European research projects

We regularly write, manage, coordinate and evaluate European research projects, mostly focusing on the social dimensions of emerging technologies (see below). We also help researchers write competitive research proposals, drawing on our longstanding experience of  consecutive European Framework Programmes. Recent EU-projects include:

NANORIGONANORIGO: Nanotechnology Risk Governance (2019-2023)

The NANORIGO project aims to develop and implement a transparent, transdisciplinary and science-based Risk Governance Framework (RGF) for managing nanotechnology risks regarding social, environmental and economic benefits. The role of DPF is to integrate the consideration of ethical, legal and social aspects within the risk governance framework.

GoNano: Governing nanotechnologies through societal engagement (2017-2020)

The GoNano project enables co-creation between citizens, researchers, industry, civil society organisations, and policy makers across Europe to align future nanotechnologies with societal needs and concerns. GoNano builds on the assumption that nanotechnologies are more likely to gain broad acceptance if they take public values and concerns into account at early stages of innovation. To test this hypothesis, GoNano will organise co-creation processes in different areas of nanotechnological application (Food, Health, and Energy), combining online consultations, face-to-face citizen engagement and stakeholder workshops. GoNano is a Coordination and Support Action funded within funded by the European Union under the NMBP Programme of Horizon 2020, Grant Agreement n° 768622. It is  coordinated by the Danish Board of Technology Foundation and involves 10 partners from all over Europe. DPF leads the work packages on co-creation with professional stakeholders and on dissemination and communication. We will also contribute to the review of the state of the art in co-creation, training activities and policy outreach.

GCOF: The Genetics Clinic of the Future (2015-2017)

The GCOF project aimed to ensure that the clinical implementation of genome technologies is relevant and responsive to the needs of all. Clinical geneticists, genomics researchers, bioinformaticians, social scientists, ethicists and patient representatives worked closely together to develop five fundamental elements of the genetics clinic of the future: data sharing and control, informed consent, patient and citizen involvement and the role of genome data within and beyond the clinic. The different disciplines did not work in parallel, as is often the case, but were collectively involved from the problem definition to the design of solutions. The GCOF project developed stepping stones for effective, patient-driven and sustainable care in the genetics clinic of the future. Moreover, GCOF performed whole-genome sequencing on ourselves to experience what having your own genome data at hand really means. The GCOF project was a Mobilisation and Mutual Learning Action within the European Commission’s Horizon 2020 HEALTH Programme. DPF was involved in dissemination and communication, policy feedback and project management, working closely with  the coordinator to strengthen interdisciplinary collaboration and mutual learning within the project consortium.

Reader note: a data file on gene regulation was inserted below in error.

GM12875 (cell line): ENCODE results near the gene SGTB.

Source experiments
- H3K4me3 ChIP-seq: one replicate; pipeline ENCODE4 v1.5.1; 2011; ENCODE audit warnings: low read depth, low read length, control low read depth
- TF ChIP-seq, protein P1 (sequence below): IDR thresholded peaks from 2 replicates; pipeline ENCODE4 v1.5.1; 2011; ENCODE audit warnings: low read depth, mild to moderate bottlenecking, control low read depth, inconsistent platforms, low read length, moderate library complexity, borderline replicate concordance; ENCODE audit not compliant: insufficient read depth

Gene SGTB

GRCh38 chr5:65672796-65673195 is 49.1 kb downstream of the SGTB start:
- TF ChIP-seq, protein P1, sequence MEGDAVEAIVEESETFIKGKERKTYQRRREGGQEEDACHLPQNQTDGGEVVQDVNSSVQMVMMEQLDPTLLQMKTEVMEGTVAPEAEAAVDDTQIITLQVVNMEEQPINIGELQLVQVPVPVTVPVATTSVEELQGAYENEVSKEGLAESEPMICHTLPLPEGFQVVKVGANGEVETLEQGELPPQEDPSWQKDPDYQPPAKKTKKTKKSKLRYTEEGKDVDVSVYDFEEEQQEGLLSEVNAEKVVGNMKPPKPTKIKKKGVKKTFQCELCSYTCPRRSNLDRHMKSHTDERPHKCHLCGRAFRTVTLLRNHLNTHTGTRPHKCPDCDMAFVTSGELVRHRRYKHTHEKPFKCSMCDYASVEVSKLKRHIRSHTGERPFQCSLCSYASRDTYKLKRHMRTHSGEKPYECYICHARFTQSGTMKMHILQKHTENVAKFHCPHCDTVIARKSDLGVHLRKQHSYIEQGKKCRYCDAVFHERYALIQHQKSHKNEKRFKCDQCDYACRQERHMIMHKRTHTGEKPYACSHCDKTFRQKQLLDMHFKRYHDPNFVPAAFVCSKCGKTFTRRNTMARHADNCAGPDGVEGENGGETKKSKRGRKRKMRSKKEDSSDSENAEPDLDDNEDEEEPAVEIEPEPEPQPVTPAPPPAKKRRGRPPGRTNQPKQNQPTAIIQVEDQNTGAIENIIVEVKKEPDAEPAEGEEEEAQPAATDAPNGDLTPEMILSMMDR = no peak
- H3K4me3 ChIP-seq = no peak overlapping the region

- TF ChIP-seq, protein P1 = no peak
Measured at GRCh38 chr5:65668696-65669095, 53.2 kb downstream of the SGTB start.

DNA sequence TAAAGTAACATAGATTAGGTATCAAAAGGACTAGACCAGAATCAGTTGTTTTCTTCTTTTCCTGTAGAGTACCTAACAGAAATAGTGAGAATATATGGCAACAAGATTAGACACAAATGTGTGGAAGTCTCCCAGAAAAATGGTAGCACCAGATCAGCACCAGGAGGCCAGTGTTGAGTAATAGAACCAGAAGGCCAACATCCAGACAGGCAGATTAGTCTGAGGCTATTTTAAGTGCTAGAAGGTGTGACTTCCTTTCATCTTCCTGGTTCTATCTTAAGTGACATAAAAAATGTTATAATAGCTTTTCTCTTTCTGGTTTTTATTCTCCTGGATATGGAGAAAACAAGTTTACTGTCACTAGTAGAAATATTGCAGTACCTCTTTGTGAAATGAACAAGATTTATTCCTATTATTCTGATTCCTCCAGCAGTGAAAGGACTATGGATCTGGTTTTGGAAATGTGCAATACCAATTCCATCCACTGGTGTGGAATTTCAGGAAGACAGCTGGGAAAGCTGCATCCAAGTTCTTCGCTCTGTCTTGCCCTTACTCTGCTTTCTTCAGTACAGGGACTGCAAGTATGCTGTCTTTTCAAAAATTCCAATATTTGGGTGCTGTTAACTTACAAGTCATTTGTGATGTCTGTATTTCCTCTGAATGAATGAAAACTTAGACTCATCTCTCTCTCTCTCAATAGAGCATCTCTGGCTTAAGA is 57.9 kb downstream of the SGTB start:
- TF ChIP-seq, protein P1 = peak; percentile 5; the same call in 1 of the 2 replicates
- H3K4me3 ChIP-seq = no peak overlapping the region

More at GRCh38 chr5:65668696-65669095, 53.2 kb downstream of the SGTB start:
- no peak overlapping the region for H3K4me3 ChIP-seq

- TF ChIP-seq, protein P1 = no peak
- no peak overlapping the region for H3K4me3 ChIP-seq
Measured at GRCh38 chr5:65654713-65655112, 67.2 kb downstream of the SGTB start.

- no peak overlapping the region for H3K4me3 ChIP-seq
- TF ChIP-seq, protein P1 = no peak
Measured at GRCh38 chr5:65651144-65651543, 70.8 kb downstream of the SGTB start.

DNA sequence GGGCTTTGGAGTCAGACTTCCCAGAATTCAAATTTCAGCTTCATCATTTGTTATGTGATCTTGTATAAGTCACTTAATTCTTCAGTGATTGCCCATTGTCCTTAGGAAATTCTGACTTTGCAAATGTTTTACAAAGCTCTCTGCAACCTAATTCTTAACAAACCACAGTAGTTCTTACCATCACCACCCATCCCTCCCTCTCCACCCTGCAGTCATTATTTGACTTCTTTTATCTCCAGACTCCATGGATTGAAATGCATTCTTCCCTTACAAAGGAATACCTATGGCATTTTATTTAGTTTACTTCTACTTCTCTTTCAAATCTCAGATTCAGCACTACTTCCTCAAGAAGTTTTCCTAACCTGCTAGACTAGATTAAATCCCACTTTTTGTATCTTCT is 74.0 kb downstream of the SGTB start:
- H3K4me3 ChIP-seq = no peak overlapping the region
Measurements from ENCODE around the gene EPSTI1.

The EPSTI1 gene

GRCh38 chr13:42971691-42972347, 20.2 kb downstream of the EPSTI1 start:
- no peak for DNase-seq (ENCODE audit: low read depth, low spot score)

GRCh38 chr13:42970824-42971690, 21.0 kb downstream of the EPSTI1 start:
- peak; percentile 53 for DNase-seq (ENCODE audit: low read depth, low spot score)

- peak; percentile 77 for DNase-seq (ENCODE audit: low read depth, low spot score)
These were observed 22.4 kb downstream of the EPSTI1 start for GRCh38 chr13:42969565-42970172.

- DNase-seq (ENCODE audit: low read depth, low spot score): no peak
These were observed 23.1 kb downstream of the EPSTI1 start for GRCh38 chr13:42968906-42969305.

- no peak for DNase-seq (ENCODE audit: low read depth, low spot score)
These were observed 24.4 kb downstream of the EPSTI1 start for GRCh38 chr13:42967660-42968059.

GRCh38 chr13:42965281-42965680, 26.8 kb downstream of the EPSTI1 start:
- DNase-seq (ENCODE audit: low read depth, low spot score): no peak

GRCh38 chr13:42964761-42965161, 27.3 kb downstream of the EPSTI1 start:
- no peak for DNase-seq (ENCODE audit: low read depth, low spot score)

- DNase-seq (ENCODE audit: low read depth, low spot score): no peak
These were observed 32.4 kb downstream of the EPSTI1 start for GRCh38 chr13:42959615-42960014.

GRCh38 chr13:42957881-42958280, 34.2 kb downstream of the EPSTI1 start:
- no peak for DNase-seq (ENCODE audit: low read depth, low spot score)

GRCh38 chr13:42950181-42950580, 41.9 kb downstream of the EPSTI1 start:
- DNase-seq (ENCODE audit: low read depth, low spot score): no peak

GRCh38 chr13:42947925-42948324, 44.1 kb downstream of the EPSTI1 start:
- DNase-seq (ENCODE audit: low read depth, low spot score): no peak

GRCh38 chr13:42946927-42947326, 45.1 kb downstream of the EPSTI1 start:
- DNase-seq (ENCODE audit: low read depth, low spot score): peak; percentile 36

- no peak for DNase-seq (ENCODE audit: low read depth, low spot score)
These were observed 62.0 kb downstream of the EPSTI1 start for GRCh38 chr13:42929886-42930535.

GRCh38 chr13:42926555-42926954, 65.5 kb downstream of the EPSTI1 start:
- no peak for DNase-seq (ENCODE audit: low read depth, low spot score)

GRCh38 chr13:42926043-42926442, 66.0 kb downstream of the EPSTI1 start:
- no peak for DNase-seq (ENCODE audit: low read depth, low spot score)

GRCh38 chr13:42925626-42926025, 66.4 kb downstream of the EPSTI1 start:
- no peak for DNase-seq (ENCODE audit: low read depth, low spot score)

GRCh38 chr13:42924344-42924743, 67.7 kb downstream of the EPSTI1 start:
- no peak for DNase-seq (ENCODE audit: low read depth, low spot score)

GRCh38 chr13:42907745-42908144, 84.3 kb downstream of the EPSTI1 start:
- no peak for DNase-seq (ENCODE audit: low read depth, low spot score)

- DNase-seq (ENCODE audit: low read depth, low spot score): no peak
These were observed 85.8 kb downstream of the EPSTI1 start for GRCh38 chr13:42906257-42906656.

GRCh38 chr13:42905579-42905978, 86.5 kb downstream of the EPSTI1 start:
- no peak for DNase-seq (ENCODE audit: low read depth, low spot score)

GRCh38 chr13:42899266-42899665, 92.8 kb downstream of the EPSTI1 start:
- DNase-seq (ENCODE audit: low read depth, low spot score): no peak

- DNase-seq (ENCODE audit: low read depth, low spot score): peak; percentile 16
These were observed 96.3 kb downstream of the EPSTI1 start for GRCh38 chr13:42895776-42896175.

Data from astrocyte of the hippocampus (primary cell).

NanoDiode: Outreach and Dialogue on Nanotechnologies in Europe (2013-2016)

NanoDiode organised outreach and dialogue activities throughout Europe to support the responsible development of nanotechnologies. The consortium brought together a range of stakeholders including industry, civil society organisations, researchers from the natural and the social sciences and artists. The project addressed different stages of the research and innovation process: from policy making and research to the diffusion of research outcomes in society. NanoDiode was a Coordination and Support Action in the NMP Cooperation Work Programme of the European Commission’s 6th Framework Programme. DPF was centrally involved in the conceptualization of the project, focusing on the conceptual underpinnings and deriving policy recommendations for nanotechnology governance.

SeeingNano: Visualising Nanotechnologies at the Nanoscale (2014-2016)

SeeingNano aimed to enable citizens to ‘see at the nanoscale’, and enhance understanding and awareness of the breadth of nanotechnologies as well as the uncertainties and potential risks connected to them, leading to a set of SeeingNano Visualisation Tools. SeeingNano was funded as a Coordination and Support Action within the European Commission’s Horizon 2020 NMBP Prgramme. DPF worked with Studio HB on the SeeingNano Memory and Profiler, and introduced a broader societal perspective on the role of nanotechnologies in society, emphasising the social, ethical and legal dimensions of nanotechnological innovations.